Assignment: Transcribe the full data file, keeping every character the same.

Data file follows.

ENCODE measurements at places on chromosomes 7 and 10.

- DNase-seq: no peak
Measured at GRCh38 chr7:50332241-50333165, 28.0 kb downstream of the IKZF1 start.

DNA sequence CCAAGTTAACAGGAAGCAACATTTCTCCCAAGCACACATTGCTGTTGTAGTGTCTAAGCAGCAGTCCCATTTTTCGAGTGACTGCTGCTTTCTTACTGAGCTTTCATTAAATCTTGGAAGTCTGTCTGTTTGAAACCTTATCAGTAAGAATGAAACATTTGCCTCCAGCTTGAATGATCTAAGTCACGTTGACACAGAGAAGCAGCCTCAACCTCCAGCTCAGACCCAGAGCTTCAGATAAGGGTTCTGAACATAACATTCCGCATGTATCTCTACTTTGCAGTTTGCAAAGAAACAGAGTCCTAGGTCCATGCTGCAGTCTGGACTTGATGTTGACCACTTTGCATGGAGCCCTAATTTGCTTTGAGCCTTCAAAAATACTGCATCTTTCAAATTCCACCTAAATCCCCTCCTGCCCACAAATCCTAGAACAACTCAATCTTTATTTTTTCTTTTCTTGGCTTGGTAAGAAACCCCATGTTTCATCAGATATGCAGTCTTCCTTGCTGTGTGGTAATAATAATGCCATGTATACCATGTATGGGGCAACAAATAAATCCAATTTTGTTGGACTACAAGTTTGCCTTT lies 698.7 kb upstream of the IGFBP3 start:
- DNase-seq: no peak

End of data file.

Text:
ENCODE measurements at places on chromosomes 7 and 10.

- DNase-seq: no peak
Measured at GRCh38 chr7:50332241-50333165, 28.0 kb downstream of the IKZF1 start.

DNA sequence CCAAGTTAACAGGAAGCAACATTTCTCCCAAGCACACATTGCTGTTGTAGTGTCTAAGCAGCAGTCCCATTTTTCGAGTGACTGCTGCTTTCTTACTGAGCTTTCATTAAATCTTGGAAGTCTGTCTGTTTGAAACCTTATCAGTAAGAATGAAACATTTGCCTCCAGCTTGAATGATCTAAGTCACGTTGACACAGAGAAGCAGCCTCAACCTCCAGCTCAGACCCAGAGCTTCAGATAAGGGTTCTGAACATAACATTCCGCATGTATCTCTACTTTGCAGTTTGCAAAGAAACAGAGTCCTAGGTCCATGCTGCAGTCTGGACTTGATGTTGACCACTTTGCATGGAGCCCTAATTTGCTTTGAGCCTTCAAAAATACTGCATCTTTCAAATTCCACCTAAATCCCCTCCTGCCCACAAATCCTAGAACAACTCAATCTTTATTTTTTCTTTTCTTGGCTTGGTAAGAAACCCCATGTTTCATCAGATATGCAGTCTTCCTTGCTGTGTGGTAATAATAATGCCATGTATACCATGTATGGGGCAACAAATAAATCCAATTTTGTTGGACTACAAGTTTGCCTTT lies 698.7 kb upstream of the IGFBP3 start:
- DNase-seq: no peak